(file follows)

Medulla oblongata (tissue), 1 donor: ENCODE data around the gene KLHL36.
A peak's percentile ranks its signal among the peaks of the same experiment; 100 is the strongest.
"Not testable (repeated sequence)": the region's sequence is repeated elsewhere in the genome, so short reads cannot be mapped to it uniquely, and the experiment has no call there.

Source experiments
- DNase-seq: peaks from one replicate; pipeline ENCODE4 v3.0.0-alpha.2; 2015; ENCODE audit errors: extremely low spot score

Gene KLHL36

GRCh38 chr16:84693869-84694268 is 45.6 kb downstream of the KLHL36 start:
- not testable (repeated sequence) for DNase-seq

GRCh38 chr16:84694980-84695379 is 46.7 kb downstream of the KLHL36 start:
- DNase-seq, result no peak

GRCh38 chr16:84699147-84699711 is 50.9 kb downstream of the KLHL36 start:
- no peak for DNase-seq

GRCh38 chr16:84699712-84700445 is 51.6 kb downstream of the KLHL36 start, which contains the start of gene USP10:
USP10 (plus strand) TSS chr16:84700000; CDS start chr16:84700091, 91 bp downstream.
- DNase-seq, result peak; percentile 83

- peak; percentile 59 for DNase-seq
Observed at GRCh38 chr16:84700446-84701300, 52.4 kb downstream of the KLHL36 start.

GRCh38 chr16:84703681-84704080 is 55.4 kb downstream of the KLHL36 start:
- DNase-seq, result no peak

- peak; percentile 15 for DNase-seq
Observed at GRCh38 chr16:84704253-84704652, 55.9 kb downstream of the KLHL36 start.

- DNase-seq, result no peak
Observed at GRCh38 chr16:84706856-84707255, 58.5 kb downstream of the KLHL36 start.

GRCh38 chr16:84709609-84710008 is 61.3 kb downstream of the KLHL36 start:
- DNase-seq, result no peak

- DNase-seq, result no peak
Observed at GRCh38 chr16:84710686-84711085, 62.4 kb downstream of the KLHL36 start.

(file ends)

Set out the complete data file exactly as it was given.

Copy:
Medulla oblongata (tissue), 1 donor: ENCODE data around the gene KLHL36.
A peak's percentile ranks its signal among the peaks of the same experiment; 100 is the strongest.
"Not testable (repeated sequence)": the region's sequence is repeated elsewhere in the genome, so short reads cannot be mapped to it uniquely, and the experiment has no call there.

Source experiments
- DNase-seq: peaks from one replicate; pipeline ENCODE4 v3.0.0-alpha.2; 2015; ENCODE audit errors: extremely low spot score

Gene KLHL36

GRCh38 chr16:84693869-84694268 is 45.6 kb downstream of the KLHL36 start:
- not testable (repeated sequence) for DNase-seq

GRCh38 chr16:84694980-84695379 is 46.7 kb downstream of the KLHL36 start:
- DNase-seq, result no peak

GRCh38 chr16:84699147-84699711 is 50.9 kb downstream of the KLHL36 start:
- no peak for DNase-seq

GRCh38 chr16:84699712-84700445 is 51.6 kb downstream of the KLHL36 start, which contains the start of gene USP10:
USP10 (plus strand) TSS chr16:84700000; CDS start chr16:84700091, 91 bp downstream.
- DNase-seq, result peak; percentile 83

- peak; percentile 59 for DNase-seq
Observed at GRCh38 chr16:84700446-84701300, 52.4 kb downstream of the KLHL36 start.

GRCh38 chr16:84703681-84704080 is 55.4 kb downstream of the KLHL36 start:
- DNase-seq, result no peak

- peak; percentile 15 for DNase-seq
Observed at GRCh38 chr16:84704253-84704652, 55.9 kb downstream of the KLHL36 start.

- DNase-seq, result no peak
Observed at GRCh38 chr16:84706856-84707255, 58.5 kb downstream of the KLHL36 start.

GRCh38 chr16:84709609-84710008 is 61.3 kb downstream of the KLHL36 start:
- DNase-seq, result no peak

- DNase-seq, result no peak
Observed at GRCh38 chr16:84710686-84711085, 62.4 kb downstream of the KLHL36 start.